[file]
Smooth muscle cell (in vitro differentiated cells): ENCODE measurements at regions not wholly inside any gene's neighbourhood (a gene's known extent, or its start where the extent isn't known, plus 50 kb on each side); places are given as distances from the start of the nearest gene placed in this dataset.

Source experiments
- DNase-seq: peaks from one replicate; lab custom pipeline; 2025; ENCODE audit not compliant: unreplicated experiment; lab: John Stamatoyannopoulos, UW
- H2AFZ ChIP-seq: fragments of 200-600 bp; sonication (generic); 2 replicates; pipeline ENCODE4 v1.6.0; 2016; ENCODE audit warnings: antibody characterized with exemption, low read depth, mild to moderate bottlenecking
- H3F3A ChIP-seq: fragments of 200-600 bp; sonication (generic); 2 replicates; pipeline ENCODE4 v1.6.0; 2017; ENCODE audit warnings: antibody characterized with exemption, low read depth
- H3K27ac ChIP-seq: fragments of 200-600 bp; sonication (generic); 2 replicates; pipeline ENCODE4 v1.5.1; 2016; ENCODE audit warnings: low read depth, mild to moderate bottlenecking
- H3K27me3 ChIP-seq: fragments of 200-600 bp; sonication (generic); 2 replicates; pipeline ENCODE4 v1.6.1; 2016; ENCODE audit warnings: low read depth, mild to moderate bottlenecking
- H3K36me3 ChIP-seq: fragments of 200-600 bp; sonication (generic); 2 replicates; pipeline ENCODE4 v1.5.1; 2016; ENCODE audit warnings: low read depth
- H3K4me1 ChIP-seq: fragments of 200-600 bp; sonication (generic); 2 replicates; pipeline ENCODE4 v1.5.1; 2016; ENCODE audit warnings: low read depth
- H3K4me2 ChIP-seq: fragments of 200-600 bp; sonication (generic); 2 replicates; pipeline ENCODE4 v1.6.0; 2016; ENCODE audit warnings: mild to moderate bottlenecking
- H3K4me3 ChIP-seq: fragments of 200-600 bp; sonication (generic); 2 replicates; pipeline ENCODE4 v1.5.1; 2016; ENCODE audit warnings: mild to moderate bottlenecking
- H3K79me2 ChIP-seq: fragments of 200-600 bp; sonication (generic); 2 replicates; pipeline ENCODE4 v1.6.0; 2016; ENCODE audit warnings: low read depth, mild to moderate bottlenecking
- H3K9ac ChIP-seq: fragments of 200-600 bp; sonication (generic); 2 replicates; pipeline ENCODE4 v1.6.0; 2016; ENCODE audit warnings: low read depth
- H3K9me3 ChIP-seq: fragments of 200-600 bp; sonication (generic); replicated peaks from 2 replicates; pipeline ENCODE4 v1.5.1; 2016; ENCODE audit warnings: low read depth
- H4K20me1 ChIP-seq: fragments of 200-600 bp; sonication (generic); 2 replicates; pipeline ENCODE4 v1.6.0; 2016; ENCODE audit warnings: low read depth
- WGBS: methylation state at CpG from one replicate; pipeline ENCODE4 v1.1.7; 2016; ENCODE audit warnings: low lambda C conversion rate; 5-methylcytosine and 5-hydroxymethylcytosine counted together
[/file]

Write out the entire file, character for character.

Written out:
Smooth muscle cell (in vitro differentiated cells): ENCODE measurements at regions not wholly inside any gene's neighbourhood (a gene's known extent, or its start where the extent isn't known, plus 50 kb on each side); places are given as distances from the start of the nearest gene placed in this dataset.

Source experiments
- DNase-seq: peaks from one replicate; lab custom pipeline; 2025; ENCODE audit not compliant: unreplicated experiment; lab: John Stamatoyannopoulos, UW
- H2AFZ ChIP-seq: fragments of 200-600 bp; sonication (generic); 2 replicates; pipeline ENCODE4 v1.6.0; 2016; ENCODE audit warnings: antibody characterized with exemption, low read depth, mild to moderate bottlenecking
- H3F3A ChIP-seq: fragments of 200-600 bp; sonication (generic); 2 replicates; pipeline ENCODE4 v1.6.0; 2017; ENCODE audit warnings: antibody characterized with exemption, low read depth
- H3K27ac ChIP-seq: fragments of 200-600 bp; sonication (generic); 2 replicates; pipeline ENCODE4 v1.5.1; 2016; ENCODE audit warnings: low read depth, mild to moderate bottlenecking
- H3K27me3 ChIP-seq: fragments of 200-600 bp; sonication (generic); 2 replicates; pipeline ENCODE4 v1.6.1; 2016; ENCODE audit warnings: low read depth, mild to moderate bottlenecking
- H3K36me3 ChIP-seq: fragments of 200-600 bp; sonication (generic); 2 replicates; pipeline ENCODE4 v1.5.1; 2016; ENCODE audit warnings: low read depth
- H3K4me1 ChIP-seq: fragments of 200-600 bp; sonication (generic); 2 replicates; pipeline ENCODE4 v1.5.1; 2016; ENCODE audit warnings: low read depth
- H3K4me2 ChIP-seq: fragments of 200-600 bp; sonication (generic); 2 replicates; pipeline ENCODE4 v1.6.0; 2016; ENCODE audit warnings: mild to moderate bottlenecking
- H3K4me3 ChIP-seq: fragments of 200-600 bp; sonication (generic); 2 replicates; pipeline ENCODE4 v1.5.1; 2016; ENCODE audit warnings: mild to moderate bottlenecking
- H3K79me2 ChIP-seq: fragments of 200-600 bp; sonication (generic); 2 replicates; pipeline ENCODE4 v1.6.0; 2016; ENCODE audit warnings: low read depth, mild to moderate bottlenecking
- H3K9ac ChIP-seq: fragments of 200-600 bp; sonication (generic); 2 replicates; pipeline ENCODE4 v1.6.0; 2016; ENCODE audit warnings: low read depth
- H3K9me3 ChIP-seq: fragments of 200-600 bp; sonication (generic); replicated peaks from 2 replicates; pipeline ENCODE4 v1.5.1; 2016; ENCODE audit warnings: low read depth
- H4K20me1 ChIP-seq: fragments of 200-600 bp; sonication (generic); 2 replicates; pipeline ENCODE4 v1.6.0; 2016; ENCODE audit warnings: low read depth
- WGBS: methylation state at CpG from one replicate; pipeline ENCODE4 v1.1.7; 2016; ENCODE audit warnings: low lambda C conversion rate; 5-methylcytosine and 5-hydroxymethylcytosine counted together